Intermale social aggression: suppression by medial preoptic area lesions

Physiol Behav. 1986;38(2):169-73. doi: 10.1016/0031-9384(86)90151-4.

Abstract

The intermale social aggressive behavior of male rats cohabiting with a female rat was quantitatively scored weekly in response to the introduction of an unfamiliar intruding male. Resident male rats whose aggressiveness toward an intruder reached a criterion level were subjected to either sham lesions or bilateral lesions in the region of the medial preoptic area. The lesioned rats continued to exhibit levels of piloerection and lateral attack that were not significantly lower than those of sham-lesioned animals. However, the lesioned animals did emit significantly fewer bites and spent significantly less time in the "on-top" position than did sham-lesioned animals. The lesioned animals also displayed significantly less sexual behavior than the sham-lesioned animals but were not different in terms of defensiveness toward the experimenter. It is suggested that bilateral lesions in the region of the medial preoptic area cause a decrease in the intensity of intermale social aggression but do not prevent external stimuli from eliciting the aggression.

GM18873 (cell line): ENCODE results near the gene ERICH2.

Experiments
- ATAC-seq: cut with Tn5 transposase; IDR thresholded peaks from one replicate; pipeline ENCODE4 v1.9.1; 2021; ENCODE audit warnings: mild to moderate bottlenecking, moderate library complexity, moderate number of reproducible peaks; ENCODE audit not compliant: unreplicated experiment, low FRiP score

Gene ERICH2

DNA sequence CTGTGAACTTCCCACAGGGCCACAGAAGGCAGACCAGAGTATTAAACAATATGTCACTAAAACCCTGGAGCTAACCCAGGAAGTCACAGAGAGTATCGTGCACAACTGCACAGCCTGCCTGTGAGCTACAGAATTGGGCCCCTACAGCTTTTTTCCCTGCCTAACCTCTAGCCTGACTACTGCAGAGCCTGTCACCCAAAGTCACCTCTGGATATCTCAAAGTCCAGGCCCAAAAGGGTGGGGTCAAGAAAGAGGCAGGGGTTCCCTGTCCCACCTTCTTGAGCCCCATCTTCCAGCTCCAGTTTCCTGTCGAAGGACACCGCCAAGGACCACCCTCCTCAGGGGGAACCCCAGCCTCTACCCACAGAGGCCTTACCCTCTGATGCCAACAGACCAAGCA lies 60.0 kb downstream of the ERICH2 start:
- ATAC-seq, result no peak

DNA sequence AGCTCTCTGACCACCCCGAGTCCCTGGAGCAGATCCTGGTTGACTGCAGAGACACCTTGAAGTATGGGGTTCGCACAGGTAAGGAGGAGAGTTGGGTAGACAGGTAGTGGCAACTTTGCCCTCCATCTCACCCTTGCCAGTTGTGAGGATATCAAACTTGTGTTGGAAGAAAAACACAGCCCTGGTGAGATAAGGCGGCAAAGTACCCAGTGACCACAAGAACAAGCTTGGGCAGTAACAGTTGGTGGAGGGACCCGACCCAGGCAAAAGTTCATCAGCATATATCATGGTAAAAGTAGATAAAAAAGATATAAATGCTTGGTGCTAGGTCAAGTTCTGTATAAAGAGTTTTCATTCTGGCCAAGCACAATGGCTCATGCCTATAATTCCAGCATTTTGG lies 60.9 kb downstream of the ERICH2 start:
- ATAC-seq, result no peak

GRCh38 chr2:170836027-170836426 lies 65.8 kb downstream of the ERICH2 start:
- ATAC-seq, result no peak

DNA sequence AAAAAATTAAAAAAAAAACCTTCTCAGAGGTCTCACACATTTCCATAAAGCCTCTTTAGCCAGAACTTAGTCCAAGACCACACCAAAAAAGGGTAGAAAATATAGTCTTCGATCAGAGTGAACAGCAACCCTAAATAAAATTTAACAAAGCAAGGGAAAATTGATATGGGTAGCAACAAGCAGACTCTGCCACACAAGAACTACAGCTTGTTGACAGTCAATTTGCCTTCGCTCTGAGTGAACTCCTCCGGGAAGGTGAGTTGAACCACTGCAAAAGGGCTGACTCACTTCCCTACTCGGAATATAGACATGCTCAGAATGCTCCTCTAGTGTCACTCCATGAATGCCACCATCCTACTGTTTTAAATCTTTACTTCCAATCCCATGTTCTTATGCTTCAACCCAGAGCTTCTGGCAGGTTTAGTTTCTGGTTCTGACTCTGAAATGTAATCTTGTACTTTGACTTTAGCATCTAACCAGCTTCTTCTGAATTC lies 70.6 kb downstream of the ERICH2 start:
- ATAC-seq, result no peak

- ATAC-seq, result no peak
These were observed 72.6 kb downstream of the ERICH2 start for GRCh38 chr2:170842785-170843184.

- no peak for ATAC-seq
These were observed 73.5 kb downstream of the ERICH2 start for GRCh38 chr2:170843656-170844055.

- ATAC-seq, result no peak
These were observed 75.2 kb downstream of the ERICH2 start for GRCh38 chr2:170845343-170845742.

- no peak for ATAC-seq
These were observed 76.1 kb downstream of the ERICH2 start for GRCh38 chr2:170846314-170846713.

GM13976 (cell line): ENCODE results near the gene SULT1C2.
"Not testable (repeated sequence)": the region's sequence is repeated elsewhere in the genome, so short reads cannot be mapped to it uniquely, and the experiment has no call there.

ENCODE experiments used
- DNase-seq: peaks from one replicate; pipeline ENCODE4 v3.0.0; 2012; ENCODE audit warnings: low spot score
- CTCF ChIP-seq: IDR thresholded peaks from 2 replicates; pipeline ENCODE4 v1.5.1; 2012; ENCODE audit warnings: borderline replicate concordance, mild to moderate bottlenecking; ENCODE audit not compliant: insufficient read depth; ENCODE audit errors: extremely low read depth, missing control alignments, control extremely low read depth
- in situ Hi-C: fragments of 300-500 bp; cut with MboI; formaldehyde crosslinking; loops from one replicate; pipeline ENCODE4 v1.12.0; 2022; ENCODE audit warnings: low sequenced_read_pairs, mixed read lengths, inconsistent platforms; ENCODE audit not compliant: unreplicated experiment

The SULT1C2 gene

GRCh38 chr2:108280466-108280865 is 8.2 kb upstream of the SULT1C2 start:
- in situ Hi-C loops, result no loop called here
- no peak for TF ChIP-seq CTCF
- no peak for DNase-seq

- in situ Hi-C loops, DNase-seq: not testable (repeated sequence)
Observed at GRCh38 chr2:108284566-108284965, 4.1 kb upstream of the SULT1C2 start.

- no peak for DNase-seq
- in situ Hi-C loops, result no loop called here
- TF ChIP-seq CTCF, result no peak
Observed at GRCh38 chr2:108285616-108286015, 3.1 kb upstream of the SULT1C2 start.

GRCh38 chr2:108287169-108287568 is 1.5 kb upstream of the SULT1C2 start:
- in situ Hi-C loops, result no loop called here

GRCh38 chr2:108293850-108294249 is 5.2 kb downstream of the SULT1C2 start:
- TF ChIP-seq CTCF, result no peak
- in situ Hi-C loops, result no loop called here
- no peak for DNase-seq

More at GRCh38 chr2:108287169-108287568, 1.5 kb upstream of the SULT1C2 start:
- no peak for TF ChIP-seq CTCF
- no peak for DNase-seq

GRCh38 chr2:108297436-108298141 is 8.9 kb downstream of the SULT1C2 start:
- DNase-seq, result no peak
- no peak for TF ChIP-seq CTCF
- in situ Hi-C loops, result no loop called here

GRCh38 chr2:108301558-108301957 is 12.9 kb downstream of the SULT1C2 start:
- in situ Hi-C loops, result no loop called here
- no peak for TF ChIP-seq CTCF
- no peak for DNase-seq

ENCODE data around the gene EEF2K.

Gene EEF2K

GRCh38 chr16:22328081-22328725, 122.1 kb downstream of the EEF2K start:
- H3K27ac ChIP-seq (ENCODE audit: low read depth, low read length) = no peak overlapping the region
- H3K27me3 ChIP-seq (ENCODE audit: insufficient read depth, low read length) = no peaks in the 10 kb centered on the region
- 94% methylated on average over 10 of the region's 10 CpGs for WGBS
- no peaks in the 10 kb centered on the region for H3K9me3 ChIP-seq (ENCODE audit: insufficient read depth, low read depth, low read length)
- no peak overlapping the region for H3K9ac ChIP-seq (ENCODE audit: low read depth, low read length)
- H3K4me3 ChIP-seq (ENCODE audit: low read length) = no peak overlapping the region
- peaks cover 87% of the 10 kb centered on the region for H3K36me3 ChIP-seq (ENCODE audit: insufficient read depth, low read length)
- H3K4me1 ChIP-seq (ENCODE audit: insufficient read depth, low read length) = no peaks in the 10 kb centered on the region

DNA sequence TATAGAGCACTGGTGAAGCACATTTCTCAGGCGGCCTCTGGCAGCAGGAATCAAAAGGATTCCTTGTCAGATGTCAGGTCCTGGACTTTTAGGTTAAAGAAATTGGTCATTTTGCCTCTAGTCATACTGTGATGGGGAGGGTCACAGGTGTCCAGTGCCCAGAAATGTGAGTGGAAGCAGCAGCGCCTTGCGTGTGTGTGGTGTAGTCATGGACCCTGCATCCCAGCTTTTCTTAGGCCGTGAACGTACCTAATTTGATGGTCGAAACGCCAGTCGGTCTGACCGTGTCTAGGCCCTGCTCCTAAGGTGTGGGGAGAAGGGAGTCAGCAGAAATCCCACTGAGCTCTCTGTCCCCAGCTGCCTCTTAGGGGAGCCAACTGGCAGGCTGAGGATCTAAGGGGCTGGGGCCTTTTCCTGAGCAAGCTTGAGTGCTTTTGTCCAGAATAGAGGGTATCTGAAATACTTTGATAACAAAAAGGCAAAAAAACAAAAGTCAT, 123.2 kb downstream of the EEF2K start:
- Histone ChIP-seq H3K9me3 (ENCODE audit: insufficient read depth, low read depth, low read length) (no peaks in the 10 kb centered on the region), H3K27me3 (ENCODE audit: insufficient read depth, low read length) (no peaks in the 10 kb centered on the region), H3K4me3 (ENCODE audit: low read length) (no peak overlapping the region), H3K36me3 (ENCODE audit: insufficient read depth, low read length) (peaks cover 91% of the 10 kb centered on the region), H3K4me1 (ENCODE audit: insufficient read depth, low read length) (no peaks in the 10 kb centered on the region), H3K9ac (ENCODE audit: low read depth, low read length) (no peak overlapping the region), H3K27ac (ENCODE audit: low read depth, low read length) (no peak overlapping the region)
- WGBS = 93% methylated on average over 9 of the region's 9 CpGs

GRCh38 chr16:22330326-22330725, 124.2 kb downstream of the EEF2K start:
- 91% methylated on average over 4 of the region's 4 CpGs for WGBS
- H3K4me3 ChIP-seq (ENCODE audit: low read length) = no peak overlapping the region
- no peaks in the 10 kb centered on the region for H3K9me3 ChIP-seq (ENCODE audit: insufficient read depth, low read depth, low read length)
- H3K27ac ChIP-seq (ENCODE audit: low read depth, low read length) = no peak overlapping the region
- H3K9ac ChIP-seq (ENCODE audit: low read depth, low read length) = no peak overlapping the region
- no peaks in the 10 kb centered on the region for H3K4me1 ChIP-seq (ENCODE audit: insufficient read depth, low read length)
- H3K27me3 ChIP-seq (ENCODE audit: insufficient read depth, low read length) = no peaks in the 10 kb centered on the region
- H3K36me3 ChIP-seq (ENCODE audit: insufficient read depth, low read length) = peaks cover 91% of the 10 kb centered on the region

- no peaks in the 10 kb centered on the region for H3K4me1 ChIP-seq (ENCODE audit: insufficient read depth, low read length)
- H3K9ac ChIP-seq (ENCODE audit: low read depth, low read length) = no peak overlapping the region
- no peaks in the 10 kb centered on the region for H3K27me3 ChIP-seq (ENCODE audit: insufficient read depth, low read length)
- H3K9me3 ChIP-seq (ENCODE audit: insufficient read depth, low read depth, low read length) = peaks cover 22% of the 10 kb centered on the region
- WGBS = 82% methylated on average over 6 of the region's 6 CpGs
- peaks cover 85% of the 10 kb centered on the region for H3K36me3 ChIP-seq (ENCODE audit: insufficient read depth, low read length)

Publication types

  • Research Support, Non-U.S. Gov't

MeSH terms

  • Aggression / physiology*
  • Animals
  • Brain Mapping
  • Female
  • Male
  • Preoptic Area / physiology*
  • Rats
  • Sexual Behavior, Animal / physiology